I know what you are saying. It often seems to be that in speaking practice, the students provide mostly answers. To redress this balance, you could try some of the following activities:
1) Use questionnaires: you can design these yourself or have students write them together in class. You can practise general questions such as name, age, address etc. This would be better at the beginning of the course before they know each other too well.
The questionnaire could also focus on a specific question form, eg how often do you ....? or when did you last ......?
After writing the questionnaire (or studying it briefly if the teacher prepared it), students can mingle and ask the questions.
2) Have a 3 or 5 minute activity built into each class. One student is 'the teacher' for this period of time and asks students questions. The role of teacher can rotate. You can use this is a filler at the end of a lesson.
3) After a reading activity, put the students in groups. Each group prepares questions about the text for their classmates. Students then pair up with someone from another group. They ask and answer each other's questions.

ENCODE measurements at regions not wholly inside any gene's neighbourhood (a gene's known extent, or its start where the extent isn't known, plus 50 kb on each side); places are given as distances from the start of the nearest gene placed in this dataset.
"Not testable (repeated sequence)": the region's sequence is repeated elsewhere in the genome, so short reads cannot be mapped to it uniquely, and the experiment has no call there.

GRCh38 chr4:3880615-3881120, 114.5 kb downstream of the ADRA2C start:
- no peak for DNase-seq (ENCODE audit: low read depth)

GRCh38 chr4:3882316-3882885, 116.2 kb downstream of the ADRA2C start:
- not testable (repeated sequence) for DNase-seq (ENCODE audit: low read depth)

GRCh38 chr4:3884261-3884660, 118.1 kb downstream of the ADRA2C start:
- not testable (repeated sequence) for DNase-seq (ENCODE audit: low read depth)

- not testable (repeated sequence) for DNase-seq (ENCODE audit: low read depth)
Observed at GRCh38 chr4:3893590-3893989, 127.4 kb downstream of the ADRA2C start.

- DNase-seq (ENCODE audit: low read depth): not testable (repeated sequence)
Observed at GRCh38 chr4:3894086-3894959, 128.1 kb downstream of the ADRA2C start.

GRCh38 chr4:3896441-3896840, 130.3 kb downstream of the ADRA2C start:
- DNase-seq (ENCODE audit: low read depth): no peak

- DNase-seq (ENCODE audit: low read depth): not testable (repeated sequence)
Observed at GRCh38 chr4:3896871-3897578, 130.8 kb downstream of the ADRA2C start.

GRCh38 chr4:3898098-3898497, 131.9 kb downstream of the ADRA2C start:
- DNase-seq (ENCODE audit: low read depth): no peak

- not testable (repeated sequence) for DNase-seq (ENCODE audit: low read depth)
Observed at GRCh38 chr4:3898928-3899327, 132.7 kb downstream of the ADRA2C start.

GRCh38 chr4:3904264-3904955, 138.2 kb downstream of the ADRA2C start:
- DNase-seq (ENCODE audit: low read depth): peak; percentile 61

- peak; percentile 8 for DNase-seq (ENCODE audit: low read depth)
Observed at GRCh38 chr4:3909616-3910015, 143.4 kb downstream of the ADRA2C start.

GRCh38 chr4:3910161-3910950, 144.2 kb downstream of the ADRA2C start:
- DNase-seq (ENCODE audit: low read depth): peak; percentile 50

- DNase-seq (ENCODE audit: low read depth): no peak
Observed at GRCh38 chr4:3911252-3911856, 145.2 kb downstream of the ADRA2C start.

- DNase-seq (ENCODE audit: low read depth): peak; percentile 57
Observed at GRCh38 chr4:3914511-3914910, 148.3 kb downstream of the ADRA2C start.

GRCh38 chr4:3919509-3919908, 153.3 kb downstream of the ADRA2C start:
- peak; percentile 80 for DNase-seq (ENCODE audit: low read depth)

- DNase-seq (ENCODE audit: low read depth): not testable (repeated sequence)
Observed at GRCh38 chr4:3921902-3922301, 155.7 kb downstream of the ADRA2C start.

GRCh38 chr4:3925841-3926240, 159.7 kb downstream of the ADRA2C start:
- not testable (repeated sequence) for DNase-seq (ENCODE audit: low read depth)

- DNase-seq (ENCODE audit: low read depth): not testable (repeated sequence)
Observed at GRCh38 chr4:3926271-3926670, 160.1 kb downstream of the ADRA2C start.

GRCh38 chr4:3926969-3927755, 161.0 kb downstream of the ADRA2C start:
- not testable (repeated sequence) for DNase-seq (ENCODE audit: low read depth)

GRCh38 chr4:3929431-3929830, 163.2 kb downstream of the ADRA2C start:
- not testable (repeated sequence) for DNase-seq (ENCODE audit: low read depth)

4) Do a 'find somebody who ...' activity. Before class, you need to prepare a list of sentences such as
Find somebody who ...
has been to India
Students then mingle and ask their questions - they will need to reformulate them into: have you been to India? etc. They ask the quetion to everybody in the class until they find an affirmative answer. They then write the name of this person next to the question. The advantage of this exercise is that they repeat the question which reinforces it in their minds.